In a world in which everything is graded and measured, it’s not surprising that there’s now a company that measures influence in social media. But there’s a huge debate over whether Klout is what it purports to be—“the standard of influence,” according to the company’s tagline—or whether it’s a waste of time.

Launched in 2008, Klout has come up with a set of algorithms to measure the social-media activity of individuals and businesses. The company gives each person or business a score ranging from one to 100. For example, U.S. President Barack Obama has a score of 99, and until recent upgrades to the algorithm, Justin Bieber had the highest score of 100. (He’s currently at 92.)

Celebrities have high scores because they’re being talked about and mentioned a lot in social media. Heavy users of social media who constantly post content will also have high scores. Activity on Facebook, Twitter, Google+, LinkedIn, Klout, Foursquare and Wikipedia have the most effect on scores.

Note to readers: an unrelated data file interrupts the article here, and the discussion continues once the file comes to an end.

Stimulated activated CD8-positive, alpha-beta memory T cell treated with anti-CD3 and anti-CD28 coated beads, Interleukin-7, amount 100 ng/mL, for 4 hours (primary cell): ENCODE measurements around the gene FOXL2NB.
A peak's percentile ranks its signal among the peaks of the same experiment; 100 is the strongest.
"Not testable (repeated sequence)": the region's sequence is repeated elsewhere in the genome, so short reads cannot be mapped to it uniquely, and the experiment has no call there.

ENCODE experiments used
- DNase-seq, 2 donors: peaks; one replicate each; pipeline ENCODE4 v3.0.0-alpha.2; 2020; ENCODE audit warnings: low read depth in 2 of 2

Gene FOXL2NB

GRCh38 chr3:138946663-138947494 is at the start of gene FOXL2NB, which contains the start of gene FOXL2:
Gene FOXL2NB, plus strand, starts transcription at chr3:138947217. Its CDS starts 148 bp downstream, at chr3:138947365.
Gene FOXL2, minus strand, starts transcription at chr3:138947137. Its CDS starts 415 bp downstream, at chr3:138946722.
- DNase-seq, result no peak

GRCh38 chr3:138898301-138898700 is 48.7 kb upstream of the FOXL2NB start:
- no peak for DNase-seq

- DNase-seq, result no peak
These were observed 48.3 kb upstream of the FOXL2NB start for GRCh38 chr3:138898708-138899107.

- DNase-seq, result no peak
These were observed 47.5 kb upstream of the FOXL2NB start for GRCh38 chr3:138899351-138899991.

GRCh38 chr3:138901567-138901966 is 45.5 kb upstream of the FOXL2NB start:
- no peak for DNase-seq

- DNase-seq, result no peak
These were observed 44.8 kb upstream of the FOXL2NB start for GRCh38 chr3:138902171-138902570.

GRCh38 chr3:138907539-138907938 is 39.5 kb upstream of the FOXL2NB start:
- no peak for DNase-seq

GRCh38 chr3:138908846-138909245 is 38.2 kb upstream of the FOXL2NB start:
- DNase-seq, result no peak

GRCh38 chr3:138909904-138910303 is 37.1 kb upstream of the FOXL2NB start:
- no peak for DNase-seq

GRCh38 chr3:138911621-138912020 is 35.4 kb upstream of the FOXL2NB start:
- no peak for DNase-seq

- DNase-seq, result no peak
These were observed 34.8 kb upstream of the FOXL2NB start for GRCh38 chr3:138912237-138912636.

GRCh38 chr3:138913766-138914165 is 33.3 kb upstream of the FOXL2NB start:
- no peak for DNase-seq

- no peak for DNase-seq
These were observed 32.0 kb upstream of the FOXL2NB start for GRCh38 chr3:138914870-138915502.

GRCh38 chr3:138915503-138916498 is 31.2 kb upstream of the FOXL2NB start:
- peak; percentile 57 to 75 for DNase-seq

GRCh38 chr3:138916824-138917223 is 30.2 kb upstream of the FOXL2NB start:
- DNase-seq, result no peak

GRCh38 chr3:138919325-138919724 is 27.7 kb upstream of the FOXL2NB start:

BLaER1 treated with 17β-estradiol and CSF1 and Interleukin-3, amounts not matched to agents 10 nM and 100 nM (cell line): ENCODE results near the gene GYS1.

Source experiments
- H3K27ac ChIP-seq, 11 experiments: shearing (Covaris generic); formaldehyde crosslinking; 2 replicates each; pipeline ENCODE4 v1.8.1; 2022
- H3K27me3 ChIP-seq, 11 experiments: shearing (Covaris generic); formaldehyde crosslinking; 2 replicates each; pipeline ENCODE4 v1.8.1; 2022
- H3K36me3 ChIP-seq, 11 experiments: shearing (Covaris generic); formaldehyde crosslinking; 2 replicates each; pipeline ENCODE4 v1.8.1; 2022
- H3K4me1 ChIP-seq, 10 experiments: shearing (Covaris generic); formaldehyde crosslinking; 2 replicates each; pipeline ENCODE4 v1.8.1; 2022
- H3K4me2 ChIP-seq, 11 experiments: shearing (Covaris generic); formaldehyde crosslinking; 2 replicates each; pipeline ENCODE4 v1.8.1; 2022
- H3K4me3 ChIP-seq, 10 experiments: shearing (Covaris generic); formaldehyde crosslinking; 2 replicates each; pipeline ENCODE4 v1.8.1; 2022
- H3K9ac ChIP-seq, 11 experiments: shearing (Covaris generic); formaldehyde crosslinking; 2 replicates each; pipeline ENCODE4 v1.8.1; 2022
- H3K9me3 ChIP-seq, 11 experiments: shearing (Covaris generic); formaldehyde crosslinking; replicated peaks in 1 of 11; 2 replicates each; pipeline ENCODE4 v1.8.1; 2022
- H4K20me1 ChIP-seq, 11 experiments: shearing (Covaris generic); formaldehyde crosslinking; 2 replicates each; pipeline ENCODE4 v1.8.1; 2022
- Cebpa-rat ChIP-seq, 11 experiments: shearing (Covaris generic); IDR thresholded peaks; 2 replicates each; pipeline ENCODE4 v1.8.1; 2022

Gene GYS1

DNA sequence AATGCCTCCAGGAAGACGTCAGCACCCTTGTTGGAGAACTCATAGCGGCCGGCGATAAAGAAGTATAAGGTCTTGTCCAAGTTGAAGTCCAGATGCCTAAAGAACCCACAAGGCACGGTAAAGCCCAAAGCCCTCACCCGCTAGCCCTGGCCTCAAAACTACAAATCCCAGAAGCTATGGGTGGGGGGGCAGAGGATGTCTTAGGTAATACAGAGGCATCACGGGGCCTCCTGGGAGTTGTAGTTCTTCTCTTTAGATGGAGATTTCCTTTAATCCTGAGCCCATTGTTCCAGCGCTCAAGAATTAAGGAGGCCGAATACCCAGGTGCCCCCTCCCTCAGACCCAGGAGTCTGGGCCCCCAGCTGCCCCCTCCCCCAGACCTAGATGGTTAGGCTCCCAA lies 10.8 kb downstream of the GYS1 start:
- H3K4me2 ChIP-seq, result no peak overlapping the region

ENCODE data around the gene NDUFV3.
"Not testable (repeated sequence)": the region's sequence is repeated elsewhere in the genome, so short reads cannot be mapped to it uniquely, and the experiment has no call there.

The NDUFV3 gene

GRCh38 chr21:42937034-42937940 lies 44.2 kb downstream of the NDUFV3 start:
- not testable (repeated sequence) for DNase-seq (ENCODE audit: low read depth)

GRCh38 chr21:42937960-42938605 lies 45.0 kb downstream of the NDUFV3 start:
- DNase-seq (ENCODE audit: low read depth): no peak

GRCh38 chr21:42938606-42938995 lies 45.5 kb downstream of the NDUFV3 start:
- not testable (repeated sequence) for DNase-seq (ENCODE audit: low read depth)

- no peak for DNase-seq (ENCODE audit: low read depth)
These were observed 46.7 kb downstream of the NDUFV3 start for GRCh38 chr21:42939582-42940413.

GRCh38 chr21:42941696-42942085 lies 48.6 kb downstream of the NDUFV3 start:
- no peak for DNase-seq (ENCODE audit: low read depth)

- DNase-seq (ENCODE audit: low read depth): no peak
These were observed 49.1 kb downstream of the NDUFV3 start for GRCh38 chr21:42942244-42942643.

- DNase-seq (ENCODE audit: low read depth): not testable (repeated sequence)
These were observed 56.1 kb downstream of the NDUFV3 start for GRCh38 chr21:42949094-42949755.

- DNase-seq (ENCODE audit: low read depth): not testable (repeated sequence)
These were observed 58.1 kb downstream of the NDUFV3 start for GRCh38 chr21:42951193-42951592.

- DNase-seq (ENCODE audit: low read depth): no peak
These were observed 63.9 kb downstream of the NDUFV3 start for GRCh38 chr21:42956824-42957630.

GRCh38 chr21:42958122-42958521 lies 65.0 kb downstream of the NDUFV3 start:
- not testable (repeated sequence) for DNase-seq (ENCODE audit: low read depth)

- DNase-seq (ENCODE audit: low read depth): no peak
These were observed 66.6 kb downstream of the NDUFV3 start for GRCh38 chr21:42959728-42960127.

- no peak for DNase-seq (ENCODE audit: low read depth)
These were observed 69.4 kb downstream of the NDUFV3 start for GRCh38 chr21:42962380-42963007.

Responding to complaints about the inaccuracy of its measurements, Klout recently upgraded its algorithms to include factors like job titles taken from LinkedIn profiles in an effort to better reflect real world influence. It has also improved its algorithms to take into account the number of different people sharing social-media posts, rather than the same few people sharing posts.

So what’s all the fuss about Klout?

There are a growing number of stories in the media about companies checking a job candidate’s Klout score and hiring those with higher scores. Other stories include hotels or airlines checking guests’ scores and giving free upgrades to those with higher scores. So, for those who have tried to ignore it, some parts of our world have reduced people to a single number based on their popularity in social media, which entitles them to better service, jobs or other benefits.

Some people have denounced Klout for these reasons and opted to avoid it completely. Others say that the people who object are the ones with low Klout scores. With all this debate, should small and mid-sized businesses really care?

Klout is not perfect. It should never be taken as a sole measurement to determine whether someone is important or a better candidate for an job opening. You might have heard about people buying Facebook fans or Twitter followers to bump up those numbers.

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